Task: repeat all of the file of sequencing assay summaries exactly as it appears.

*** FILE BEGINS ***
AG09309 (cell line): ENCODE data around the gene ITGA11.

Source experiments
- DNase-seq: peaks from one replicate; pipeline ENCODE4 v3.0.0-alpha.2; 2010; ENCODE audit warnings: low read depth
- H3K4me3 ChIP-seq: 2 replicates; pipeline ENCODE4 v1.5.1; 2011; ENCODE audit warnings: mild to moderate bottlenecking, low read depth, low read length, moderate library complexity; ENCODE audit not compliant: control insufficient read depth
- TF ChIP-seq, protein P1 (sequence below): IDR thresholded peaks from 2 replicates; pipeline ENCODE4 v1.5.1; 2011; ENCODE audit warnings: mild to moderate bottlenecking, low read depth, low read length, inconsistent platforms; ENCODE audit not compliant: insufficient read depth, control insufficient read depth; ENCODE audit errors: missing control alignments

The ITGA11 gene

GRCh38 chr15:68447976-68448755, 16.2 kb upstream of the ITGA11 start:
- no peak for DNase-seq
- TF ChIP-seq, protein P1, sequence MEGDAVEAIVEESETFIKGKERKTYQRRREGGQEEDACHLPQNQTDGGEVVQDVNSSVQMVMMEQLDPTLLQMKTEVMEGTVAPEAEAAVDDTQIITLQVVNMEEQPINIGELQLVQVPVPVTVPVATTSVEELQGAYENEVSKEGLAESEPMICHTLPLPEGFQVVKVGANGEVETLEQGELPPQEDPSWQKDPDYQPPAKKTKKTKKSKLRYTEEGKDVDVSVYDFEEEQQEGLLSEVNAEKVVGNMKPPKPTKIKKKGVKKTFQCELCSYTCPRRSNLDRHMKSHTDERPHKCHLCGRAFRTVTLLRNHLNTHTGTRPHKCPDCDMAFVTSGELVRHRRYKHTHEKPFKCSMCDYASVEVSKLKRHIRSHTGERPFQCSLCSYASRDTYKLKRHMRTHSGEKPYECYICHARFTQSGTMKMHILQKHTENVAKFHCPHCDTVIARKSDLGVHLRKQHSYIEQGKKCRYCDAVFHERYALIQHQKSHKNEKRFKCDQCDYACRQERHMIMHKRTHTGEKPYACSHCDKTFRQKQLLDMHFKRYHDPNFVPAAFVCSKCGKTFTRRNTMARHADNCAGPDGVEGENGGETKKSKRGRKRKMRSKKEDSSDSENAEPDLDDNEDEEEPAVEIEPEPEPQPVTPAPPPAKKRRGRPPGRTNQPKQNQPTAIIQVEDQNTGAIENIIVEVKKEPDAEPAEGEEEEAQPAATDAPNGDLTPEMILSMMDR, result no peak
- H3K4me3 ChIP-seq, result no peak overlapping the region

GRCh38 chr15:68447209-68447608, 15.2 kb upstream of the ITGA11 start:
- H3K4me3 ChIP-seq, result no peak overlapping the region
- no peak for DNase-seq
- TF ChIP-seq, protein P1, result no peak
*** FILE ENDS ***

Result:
AG09309 (cell line): ENCODE data around the gene ITGA11.

Source experiments
- DNase-seq: peaks from one replicate; pipeline ENCODE4 v3.0.0-alpha.2; 2010; ENCODE audit warnings: low read depth
- H3K4me3 ChIP-seq: 2 replicates; pipeline ENCODE4 v1.5.1; 2011; ENCODE audit warnings: mild to moderate bottlenecking, low read depth, low read length, moderate library complexity; ENCODE audit not compliant: control insufficient read depth
- TF ChIP-seq, protein P1 (sequence below): IDR thresholded peaks from 2 replicates; pipeline ENCODE4 v1.5.1; 2011; ENCODE audit warnings: mild to moderate bottlenecking, low read depth, low read length, inconsistent platforms; ENCODE audit not compliant: insufficient read depth, control insufficient read depth; ENCODE audit errors: missing control alignments

The ITGA11 gene

GRCh38 chr15:68447976-68448755, 16.2 kb upstream of the ITGA11 start:
- no peak for DNase-seq
- TF ChIP-seq, protein P1, sequence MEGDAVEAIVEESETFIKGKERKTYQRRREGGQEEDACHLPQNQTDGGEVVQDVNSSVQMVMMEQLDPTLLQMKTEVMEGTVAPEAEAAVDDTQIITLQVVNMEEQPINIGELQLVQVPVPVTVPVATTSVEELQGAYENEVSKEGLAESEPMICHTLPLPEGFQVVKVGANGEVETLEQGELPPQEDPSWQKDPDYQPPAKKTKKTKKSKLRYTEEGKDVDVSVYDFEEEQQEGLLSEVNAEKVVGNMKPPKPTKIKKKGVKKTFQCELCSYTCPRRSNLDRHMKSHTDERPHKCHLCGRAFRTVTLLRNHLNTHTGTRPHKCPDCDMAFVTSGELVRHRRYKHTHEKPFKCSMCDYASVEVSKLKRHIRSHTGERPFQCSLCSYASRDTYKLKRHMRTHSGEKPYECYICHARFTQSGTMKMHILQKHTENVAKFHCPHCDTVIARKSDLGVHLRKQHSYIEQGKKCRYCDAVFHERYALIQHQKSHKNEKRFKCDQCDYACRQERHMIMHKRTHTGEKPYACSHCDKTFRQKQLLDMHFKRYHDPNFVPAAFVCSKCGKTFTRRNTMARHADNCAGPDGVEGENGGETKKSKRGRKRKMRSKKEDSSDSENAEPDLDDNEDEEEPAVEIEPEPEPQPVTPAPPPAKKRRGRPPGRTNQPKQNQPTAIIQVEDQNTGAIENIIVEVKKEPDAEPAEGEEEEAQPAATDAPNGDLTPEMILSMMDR, result no peak
- H3K4me3 ChIP-seq, result no peak overlapping the region

GRCh38 chr15:68447209-68447608, 15.2 kb upstream of the ITGA11 start:
- H3K4me3 ChIP-seq, result no peak overlapping the region
- no peak for DNase-seq
- TF ChIP-seq, protein P1, result no peak